Opinion: The End of Rich Franklin?
By Jesse Heitz
Over the past few years, we’ve seen a saddening, yet inevitable transformation within the sport of MMA. The familiar faces of the old guard have all but disappeared from the cages and rings that we’ve grown accustomed to seeing them in. Just this year, we’ve witnessed the final cage exits of: Randy “The Natural” Couture, Tito “The Huntington Beach Bad Boy” Ortiz, and Fedor “The Last Emperor” Emelianenko. Now it may very well be time to add another name to that list, the name of Rich “Ace” Franklin.
Rich Franklin rose to mainstream MMA prominence nearly a decade ago, when he secured a technical knockout win against the late Evan Tanner at UFC 42. While he polished off Edwin Dewees and Jorge Rivera at UFC 44 and UFC 50 respectively, it wasn’t until his bout with MMA pioneer Ken Shamrock at “The Ultimate Fighter 1 Finale” that he entered into the consciousness of the then blossoming casual MMA fan base.
In that April 2005 bout, he clearly demonstrated what a true MMA fighter looked like, a truly well-rounded fighter who could flawlessly transition from striking to wrestling to submissions. Franklin’s hybrid style stood in stark contrast to that even of Shamrock, who can largely be considered one of the precursors to the hybrid style in organized MMA.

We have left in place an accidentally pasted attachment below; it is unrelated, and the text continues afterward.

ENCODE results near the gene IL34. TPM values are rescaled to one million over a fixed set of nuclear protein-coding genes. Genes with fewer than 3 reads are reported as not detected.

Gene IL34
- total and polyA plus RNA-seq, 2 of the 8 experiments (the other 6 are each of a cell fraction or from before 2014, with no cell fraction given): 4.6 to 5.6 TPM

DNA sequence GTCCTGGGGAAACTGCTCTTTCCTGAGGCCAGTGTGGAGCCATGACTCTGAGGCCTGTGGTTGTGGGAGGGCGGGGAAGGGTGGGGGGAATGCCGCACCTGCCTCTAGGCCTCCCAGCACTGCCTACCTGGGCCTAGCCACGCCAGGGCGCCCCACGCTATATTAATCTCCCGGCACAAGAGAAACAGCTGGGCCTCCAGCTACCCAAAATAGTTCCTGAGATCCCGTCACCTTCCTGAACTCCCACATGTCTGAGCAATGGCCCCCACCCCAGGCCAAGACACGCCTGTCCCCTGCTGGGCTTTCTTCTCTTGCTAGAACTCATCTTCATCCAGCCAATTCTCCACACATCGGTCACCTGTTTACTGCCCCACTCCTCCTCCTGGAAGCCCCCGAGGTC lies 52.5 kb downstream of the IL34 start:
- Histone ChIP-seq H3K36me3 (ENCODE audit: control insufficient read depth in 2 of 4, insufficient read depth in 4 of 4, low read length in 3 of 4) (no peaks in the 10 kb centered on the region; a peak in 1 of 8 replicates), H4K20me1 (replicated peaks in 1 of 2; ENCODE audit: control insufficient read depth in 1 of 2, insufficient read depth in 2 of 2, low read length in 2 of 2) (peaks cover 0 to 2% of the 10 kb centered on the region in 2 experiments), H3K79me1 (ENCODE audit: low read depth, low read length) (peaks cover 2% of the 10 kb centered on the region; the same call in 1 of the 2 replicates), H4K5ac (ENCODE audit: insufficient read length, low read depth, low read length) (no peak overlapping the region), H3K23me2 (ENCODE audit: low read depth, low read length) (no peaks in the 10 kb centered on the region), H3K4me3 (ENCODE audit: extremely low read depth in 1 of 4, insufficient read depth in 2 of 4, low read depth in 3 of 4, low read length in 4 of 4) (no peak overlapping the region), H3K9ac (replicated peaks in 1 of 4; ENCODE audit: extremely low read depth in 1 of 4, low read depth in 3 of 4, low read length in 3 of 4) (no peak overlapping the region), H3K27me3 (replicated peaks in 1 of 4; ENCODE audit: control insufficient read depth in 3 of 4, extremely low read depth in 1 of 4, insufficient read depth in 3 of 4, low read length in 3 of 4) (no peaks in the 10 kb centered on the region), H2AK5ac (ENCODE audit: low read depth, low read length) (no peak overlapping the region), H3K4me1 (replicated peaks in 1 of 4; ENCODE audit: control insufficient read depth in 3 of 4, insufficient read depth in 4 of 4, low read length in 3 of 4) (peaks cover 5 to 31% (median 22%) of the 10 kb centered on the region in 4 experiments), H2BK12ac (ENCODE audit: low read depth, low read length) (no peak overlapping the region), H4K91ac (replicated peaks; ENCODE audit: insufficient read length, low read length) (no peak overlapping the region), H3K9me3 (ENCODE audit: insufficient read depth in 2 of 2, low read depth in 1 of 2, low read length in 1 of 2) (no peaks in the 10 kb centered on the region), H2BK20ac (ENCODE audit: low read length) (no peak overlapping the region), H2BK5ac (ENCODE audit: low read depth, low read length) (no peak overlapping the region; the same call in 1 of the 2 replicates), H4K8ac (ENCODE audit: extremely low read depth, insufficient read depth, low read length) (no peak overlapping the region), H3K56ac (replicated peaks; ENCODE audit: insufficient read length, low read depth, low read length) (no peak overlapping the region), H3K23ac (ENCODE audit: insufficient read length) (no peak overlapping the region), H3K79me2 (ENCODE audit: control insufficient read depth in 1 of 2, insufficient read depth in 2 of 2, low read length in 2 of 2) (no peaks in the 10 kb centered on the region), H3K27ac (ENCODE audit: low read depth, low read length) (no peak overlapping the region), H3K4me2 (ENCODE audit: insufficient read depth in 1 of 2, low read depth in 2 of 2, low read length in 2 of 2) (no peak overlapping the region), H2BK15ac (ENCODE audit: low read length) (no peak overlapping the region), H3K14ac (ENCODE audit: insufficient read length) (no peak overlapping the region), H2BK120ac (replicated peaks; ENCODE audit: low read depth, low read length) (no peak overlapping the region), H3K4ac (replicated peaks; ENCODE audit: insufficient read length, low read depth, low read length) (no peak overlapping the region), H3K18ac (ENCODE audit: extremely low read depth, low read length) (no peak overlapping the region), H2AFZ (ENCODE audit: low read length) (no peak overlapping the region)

From there, sky was the limit for “Ace”. A few months later at UFC 53, Franklin locked horns with Tanner yet again, this time winning the UFC Middleweight Championship. At UFC 56 and 58, he successfully defended his title against Nate “The Rock” Quarry and David “The Crow” Loiseau. UFC President Dana White quickly labeled him as “the greatest Middleweight Champion of all-time”.
Unfortunately, Franklin’s era atop the UFC’s Middleweight Division came to an abrupt end in his next fight at UFC 64, at the hands of the man who still holds to the championship to this day, Anderson “The Spider” Silva.
While Franklin has never again captured UFC gold, he has remained a contender in any division he has competed in, be it middleweight or his fruitless time spent in the light heavyweight division. In his time away from the championship, he has added several notches to his belt, which includes wins over: Wanderlei Silva (twice), Chuck Liddell, and Yushin Okami. Yet, even in his losses, he always gave the fans what they wanted to see, a good fight.
Franklin dazzled legions of fans with his quick hands and slick submissions, but after last weekend’s vicious knockout loss to the surging Cung Le at UFC Macao, one wonders how much the 38-year old veteran has left in the tank. We have long known that his latest run at Middleweight was a championship or bust campaign. So, with this enormous setback, the question becomes, have we seen the last of Rich Franklin?